Bending rules

Bending rules

The scandal-prone Karnataka State Open University (KSOU), which had tweaked the rules for the PhD entrance examination to favour a few influential candidates to take up the research programme, has done well to reverse its earlier decision following public criticism.

The KSOU management which met on Monday decided to put on hold the changes made to the rules as it had clearly violated not only the sanctity of academic discipline, but also gone against the stringent regulations of the University Grants Commission.

The scandal became public after it was revealed that the state Kannada and Culture minister Umashri and another former minister C T Ravi among others were to be the beneficiaries of the university’s largesse.

In Umashri’s case, it is said, the minimum eligibility marks to qualify for viva voce of PhD entrance test was reduced from 50 to 40 arbitrarily as the minister had obtained only 43 marks.

Another violation of the rules was that while the UGC regulation requires PhD candidates to have completed both graduation and post graduation, Umashri and Ravi had only obtained PG from the open university.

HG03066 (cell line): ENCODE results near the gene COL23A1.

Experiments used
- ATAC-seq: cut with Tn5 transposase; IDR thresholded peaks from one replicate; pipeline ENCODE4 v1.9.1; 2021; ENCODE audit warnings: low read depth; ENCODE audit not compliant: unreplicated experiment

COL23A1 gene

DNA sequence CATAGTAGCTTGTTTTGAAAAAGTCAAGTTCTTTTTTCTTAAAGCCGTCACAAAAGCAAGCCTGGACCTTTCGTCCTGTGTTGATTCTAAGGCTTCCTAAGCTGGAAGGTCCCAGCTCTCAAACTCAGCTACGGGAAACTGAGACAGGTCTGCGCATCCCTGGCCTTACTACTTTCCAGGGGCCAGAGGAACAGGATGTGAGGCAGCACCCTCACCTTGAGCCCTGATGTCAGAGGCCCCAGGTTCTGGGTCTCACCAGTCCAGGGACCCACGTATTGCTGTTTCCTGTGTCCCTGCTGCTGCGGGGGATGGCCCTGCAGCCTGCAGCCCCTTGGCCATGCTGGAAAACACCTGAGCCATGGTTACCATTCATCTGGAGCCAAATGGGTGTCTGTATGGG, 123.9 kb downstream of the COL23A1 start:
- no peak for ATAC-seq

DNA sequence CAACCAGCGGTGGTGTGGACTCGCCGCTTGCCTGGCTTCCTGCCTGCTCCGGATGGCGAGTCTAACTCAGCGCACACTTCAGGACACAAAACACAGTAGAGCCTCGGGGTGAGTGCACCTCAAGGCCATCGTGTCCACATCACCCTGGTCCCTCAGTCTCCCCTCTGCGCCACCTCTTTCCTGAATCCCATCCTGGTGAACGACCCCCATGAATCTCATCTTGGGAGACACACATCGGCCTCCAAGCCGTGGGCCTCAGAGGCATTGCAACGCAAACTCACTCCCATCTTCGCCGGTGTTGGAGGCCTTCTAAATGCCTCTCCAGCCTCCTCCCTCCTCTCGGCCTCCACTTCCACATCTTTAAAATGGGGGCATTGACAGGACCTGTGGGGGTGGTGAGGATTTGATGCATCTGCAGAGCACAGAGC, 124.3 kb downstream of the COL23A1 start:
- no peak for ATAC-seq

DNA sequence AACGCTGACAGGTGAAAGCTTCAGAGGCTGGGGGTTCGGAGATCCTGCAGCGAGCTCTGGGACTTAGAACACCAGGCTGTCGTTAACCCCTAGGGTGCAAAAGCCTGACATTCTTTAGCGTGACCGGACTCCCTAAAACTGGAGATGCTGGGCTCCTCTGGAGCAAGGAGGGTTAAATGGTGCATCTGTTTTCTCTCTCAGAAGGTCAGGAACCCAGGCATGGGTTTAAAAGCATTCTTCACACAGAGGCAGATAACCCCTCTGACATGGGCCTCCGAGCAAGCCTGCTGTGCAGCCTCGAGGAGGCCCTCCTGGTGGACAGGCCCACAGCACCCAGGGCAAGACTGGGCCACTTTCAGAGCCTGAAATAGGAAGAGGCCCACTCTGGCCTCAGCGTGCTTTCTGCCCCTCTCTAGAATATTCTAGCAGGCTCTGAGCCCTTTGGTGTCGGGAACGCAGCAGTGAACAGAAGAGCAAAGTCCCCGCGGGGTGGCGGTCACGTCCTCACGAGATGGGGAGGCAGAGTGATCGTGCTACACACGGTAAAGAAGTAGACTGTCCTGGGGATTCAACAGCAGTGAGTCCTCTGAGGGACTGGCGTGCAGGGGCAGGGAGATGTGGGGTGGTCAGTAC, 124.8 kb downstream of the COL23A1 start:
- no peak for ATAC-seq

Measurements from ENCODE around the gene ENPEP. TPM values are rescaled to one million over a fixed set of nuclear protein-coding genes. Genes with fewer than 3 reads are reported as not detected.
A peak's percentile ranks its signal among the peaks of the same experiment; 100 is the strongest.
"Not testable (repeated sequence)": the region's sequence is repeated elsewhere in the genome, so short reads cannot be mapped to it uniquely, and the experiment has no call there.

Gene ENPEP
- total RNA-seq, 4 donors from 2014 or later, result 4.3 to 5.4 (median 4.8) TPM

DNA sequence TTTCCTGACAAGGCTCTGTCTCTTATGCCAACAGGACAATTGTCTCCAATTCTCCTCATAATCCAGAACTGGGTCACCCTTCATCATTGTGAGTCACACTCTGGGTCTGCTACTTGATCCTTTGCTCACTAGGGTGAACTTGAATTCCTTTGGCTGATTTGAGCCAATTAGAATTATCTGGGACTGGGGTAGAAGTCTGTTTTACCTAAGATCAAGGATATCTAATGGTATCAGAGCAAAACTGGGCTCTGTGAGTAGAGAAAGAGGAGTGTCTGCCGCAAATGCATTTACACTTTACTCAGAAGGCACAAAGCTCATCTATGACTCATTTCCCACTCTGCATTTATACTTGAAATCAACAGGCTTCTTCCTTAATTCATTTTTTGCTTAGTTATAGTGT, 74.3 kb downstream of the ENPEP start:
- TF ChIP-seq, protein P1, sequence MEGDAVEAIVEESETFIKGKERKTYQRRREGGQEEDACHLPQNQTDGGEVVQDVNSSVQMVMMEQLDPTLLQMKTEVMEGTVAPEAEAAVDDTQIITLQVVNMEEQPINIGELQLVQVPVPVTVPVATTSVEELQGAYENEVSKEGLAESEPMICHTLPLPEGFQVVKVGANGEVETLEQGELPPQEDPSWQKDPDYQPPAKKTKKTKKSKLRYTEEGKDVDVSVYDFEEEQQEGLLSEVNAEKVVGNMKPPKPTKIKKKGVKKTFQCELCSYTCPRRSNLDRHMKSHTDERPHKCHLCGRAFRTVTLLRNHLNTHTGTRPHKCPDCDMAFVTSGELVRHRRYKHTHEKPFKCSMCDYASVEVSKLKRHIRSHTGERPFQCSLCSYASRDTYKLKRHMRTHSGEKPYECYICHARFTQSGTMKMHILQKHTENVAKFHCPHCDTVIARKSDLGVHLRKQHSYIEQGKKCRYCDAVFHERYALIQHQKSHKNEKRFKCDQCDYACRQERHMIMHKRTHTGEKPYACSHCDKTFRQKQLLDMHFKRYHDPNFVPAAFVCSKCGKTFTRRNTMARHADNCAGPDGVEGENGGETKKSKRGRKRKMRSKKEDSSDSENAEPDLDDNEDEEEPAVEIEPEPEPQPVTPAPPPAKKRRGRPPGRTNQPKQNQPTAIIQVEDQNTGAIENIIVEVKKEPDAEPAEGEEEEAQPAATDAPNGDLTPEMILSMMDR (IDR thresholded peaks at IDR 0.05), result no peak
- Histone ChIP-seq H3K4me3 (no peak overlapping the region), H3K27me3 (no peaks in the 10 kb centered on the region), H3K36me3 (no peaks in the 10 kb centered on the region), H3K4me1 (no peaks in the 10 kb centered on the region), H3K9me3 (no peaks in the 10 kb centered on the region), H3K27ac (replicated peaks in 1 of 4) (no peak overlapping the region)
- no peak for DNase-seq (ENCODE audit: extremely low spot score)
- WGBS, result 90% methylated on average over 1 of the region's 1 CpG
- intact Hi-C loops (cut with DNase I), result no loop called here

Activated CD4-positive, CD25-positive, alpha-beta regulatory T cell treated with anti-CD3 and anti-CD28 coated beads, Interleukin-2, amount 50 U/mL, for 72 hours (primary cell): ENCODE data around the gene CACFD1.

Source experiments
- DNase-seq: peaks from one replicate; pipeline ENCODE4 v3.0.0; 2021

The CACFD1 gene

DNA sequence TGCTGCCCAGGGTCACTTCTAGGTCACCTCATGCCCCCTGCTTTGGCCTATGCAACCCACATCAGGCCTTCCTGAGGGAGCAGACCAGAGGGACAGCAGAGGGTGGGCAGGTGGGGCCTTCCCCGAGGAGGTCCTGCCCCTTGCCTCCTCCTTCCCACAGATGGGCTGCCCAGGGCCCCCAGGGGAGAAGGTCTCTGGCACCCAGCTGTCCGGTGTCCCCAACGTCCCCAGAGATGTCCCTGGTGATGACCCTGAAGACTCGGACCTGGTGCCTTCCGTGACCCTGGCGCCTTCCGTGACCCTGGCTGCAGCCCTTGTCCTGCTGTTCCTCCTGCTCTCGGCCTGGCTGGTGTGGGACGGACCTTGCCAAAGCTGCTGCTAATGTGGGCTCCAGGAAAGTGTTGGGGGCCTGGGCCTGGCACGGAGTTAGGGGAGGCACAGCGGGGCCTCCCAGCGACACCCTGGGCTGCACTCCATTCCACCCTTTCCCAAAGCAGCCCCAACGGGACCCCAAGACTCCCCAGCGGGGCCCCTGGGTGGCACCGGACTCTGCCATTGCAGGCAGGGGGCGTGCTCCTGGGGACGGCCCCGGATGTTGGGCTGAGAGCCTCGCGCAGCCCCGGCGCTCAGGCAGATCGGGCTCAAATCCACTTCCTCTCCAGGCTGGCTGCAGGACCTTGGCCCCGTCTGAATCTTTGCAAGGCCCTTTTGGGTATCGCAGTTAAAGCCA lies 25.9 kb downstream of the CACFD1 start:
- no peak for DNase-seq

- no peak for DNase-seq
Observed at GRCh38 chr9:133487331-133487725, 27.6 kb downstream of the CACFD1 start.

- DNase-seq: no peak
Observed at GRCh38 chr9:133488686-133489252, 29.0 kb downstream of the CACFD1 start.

KSOU vice chancellor M G Krishnan’s defence, that not merely two political leaders, but a large number of other students would have benefited from the relaxation of rules, clearly lacks conviction as he has also admitted that the candidates invariably bring political pressure to gain admission to the PhD programme.

Going by the experience of other universities in the state as well as around the country, KSOU’s dilemma is not unique as the so-called research in most instances is a sham and India’s record in producing valuable theses in various fields has long been questionable, needing a drastic overhaul of the system of selection of candidates and the process of evaluation of the papers presented.

No doubt, as the ellor has maintained, there is a case for open universities to encourage people without formal education or degrees to pursue PhDs as research should not fall into a straight-jacketed approach.

But, for that to happen, the UGC itself should come up with well-defined guidelines which are uniformally enforced and not the result of ad hocism to meet the whims and fancies of individuals with vested interest.